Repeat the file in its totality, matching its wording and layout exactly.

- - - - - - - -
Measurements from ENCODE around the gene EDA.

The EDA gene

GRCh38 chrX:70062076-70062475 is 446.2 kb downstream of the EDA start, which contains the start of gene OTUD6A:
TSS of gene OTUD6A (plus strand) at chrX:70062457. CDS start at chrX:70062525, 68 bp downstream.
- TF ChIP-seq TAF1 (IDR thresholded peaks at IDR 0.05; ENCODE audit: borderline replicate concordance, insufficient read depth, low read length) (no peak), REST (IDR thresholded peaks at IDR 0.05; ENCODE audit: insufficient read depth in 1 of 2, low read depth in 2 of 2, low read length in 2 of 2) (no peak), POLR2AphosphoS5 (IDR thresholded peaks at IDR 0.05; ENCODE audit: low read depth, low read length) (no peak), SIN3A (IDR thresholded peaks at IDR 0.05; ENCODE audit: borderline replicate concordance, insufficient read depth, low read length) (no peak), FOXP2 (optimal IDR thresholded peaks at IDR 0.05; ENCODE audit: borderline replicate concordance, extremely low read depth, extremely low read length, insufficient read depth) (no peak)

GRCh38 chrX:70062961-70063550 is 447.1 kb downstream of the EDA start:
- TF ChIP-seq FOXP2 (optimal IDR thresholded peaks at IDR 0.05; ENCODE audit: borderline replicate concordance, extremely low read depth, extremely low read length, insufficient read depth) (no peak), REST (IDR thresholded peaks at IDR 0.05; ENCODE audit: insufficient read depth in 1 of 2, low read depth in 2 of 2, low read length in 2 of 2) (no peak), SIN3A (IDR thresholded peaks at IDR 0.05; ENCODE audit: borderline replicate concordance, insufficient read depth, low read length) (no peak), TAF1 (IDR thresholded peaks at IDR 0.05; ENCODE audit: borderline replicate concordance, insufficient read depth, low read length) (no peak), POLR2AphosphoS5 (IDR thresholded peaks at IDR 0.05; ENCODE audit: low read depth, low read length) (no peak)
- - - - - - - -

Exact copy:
Measurements from ENCODE around the gene EDA.

The EDA gene

GRCh38 chrX:70062076-70062475 is 446.2 kb downstream of the EDA start, which contains the start of gene OTUD6A:
TSS of gene OTUD6A (plus strand) at chrX:70062457. CDS start at chrX:70062525, 68 bp downstream.
- TF ChIP-seq TAF1 (IDR thresholded peaks at IDR 0.05; ENCODE audit: borderline replicate concordance, insufficient read depth, low read length) (no peak), REST (IDR thresholded peaks at IDR 0.05; ENCODE audit: insufficient read depth in 1 of 2, low read depth in 2 of 2, low read length in 2 of 2) (no peak), POLR2AphosphoS5 (IDR thresholded peaks at IDR 0.05; ENCODE audit: low read depth, low read length) (no peak), SIN3A (IDR thresholded peaks at IDR 0.05; ENCODE audit: borderline replicate concordance, insufficient read depth, low read length) (no peak), FOXP2 (optimal IDR thresholded peaks at IDR 0.05; ENCODE audit: borderline replicate concordance, extremely low read depth, extremely low read length, insufficient read depth) (no peak)

GRCh38 chrX:70062961-70063550 is 447.1 kb downstream of the EDA start:
- TF ChIP-seq FOXP2 (optimal IDR thresholded peaks at IDR 0.05; ENCODE audit: borderline replicate concordance, extremely low read depth, extremely low read length, insufficient read depth) (no peak), REST (IDR thresholded peaks at IDR 0.05; ENCODE audit: insufficient read depth in 1 of 2, low read depth in 2 of 2, low read length in 2 of 2) (no peak), SIN3A (IDR thresholded peaks at IDR 0.05; ENCODE audit: borderline replicate concordance, insufficient read depth, low read length) (no peak), TAF1 (IDR thresholded peaks at IDR 0.05; ENCODE audit: borderline replicate concordance, insufficient read depth, low read length) (no peak), POLR2AphosphoS5 (IDR thresholded peaks at IDR 0.05; ENCODE audit: low read depth, low read length) (no peak)